On February 8, the U.S. Department of Energy (DOE) released draft guidance (Draft Guidance) on the Infrastructure Investment and Jobs Act (Act) (known as the Bipartisan Infrastructure Law) Section 247 incentive, one of the key hydroelectric provisions offered by the legislative package. The Act, which President Biden signed in November 2021, provides $553.6 million in total funding to the Section 247 program for “capital improvement” projects that maintain and enhance existing hydroelectric facilities to ensure generators continue to provide clean electricity, while integrating renewable energy resources such as wind and solar, improving dam safety, and reducing environmental impacts. The Draft Guidance focuses on the Section 247 application process and how DOE will rate and select incentive recipients. DOE will accept comments on the Draft Guidance until February 28th, which provides hydropower licensees an opportunity to help shape the final guidance, and alert DOE to any potential obstacles that could prevent licensees from successfully participating in the Section 247 program.Continue Reading DOE Releases Awaited Draft Guidance for Bipartisan Infrastructure Law Hydropower Incentive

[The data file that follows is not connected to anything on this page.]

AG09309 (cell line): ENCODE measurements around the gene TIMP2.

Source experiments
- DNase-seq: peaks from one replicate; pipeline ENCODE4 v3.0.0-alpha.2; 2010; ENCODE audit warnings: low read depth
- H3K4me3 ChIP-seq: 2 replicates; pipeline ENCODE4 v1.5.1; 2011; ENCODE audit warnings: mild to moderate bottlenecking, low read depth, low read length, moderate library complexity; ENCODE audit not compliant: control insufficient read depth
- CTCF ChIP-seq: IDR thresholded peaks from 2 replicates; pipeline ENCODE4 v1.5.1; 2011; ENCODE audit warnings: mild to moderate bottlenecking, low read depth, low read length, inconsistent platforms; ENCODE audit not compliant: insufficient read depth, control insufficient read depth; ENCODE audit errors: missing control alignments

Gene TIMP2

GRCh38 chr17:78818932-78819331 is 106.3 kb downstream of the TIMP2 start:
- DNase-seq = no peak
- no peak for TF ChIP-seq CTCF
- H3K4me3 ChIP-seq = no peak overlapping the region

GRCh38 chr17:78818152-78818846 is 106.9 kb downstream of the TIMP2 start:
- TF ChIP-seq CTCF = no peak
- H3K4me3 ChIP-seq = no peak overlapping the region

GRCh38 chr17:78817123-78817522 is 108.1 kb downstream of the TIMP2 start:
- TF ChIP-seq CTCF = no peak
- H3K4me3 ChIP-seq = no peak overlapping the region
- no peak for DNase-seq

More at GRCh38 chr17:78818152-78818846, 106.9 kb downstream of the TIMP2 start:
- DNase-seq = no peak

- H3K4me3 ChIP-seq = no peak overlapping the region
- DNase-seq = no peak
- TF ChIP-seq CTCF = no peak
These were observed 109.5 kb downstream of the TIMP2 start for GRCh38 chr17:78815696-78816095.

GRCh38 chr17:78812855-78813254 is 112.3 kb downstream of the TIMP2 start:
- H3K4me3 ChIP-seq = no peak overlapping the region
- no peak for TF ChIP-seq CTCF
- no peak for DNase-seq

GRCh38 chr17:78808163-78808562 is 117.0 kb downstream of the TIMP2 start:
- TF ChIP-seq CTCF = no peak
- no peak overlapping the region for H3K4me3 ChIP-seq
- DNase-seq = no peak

Morgan’s practice focuses on advising public and private sector clients on environmental and energy regulatory compliance, including permitting, rulemaking, and enforcement actions. She has focused on following the emerging energy trends and the associated environmental issues that arise in strengthening grid resilience and modernizing the energy system. Morgan has counseled clients ranging from those engaging in the hydropower licensing and relicensing process to electric utilities, wholesale generators, and distributed energy manufacturers, including electric vehicle manufacturers, solar installers and energy storage providers. She also counsels clients on matters arising under the National Environmental Policy Act, the Federal Power Act, the Clean Air Act, the Clean Water Act, the Coastal Zone Management Act, the Endangered Species Act, and similar state and local regulatory schemes.